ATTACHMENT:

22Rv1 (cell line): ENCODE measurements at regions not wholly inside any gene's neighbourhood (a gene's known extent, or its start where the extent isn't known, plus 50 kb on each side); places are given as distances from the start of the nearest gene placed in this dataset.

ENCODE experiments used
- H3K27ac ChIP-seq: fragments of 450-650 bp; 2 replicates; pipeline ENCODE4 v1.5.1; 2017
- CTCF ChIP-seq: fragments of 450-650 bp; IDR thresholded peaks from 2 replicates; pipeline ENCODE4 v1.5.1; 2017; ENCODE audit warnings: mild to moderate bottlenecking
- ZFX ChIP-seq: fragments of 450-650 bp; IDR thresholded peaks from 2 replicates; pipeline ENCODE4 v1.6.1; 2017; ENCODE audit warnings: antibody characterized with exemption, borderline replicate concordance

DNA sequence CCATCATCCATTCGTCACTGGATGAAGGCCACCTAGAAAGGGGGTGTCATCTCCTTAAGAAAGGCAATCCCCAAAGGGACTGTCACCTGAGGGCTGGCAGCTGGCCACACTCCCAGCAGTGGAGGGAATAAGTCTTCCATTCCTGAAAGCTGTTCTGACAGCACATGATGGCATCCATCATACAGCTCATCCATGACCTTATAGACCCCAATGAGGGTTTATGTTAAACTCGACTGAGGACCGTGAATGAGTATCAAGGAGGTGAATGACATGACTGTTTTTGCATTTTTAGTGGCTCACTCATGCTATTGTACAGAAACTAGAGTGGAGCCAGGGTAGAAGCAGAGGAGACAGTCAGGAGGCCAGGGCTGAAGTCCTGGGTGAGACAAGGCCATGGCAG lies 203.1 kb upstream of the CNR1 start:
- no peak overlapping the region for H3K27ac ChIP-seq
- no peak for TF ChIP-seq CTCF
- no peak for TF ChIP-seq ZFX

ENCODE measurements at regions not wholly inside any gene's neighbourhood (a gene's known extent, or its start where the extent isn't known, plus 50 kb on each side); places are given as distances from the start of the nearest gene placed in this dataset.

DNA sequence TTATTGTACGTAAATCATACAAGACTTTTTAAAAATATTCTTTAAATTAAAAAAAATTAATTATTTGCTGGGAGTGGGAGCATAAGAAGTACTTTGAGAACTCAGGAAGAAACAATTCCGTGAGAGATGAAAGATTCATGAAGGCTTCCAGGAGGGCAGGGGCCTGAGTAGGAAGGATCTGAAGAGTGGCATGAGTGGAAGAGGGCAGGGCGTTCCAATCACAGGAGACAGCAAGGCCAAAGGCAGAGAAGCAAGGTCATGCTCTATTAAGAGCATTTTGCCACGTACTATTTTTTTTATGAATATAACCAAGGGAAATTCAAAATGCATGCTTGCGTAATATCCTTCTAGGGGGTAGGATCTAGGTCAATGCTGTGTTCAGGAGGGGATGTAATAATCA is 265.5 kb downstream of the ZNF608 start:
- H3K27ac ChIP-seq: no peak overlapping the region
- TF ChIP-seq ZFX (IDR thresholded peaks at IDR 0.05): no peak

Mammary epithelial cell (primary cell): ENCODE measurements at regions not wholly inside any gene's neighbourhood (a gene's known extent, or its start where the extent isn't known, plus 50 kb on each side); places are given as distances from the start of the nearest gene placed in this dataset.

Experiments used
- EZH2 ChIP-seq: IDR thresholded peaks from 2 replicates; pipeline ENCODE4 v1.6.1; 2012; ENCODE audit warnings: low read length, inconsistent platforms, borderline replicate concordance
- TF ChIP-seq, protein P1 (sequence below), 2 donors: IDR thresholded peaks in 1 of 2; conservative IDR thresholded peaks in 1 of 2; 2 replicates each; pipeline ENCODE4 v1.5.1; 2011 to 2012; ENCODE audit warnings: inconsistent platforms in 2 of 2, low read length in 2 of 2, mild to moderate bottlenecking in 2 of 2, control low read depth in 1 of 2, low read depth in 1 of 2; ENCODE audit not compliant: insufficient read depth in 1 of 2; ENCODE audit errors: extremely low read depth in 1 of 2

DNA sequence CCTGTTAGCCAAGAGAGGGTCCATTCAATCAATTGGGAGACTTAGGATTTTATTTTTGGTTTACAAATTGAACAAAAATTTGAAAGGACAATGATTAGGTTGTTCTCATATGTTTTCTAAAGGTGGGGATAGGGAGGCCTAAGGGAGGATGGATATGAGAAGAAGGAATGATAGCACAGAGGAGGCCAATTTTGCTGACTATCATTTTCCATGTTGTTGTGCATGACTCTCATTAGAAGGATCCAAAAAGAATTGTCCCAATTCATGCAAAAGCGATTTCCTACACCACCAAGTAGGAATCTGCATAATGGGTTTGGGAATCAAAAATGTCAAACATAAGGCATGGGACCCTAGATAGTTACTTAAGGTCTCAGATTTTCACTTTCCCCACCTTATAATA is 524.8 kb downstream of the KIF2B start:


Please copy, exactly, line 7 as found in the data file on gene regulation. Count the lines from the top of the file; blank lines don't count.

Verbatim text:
- no peak overlapping the region for H3K27ac ChIP-seq